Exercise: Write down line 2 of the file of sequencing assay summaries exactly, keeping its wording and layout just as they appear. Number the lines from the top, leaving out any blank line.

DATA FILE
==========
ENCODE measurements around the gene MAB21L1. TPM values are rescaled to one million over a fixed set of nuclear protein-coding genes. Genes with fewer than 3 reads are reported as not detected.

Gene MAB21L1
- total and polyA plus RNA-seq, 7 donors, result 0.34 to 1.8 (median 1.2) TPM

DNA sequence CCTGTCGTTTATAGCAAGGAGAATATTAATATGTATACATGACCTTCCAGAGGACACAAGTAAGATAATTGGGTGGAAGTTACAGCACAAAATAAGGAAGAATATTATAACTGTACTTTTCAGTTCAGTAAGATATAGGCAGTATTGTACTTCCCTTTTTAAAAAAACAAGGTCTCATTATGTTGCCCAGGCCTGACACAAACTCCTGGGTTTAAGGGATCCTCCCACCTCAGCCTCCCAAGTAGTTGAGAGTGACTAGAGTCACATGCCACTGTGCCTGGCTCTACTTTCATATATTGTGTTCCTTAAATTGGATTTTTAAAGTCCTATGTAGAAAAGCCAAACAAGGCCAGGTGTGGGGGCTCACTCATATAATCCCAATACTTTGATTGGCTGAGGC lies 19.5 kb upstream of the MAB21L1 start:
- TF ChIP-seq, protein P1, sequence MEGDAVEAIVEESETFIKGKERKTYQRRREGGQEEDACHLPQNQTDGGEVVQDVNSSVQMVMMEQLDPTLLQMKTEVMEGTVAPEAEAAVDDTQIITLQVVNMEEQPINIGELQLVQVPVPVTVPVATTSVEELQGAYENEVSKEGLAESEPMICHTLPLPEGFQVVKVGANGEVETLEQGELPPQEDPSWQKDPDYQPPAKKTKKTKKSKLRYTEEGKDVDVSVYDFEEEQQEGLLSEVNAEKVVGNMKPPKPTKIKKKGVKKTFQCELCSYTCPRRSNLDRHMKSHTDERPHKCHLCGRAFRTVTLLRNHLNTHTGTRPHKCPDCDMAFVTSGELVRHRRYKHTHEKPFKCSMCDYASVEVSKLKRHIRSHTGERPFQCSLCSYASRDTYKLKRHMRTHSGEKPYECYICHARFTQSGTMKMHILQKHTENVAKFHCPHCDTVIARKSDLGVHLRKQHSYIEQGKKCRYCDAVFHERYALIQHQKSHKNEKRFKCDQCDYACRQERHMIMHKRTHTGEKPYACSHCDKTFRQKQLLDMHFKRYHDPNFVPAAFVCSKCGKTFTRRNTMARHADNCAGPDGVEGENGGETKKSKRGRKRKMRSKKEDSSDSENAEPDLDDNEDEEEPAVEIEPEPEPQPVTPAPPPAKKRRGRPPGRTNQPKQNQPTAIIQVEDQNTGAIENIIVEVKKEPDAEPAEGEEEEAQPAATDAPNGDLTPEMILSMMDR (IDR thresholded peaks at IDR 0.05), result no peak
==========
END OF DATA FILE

Gene MAB21L1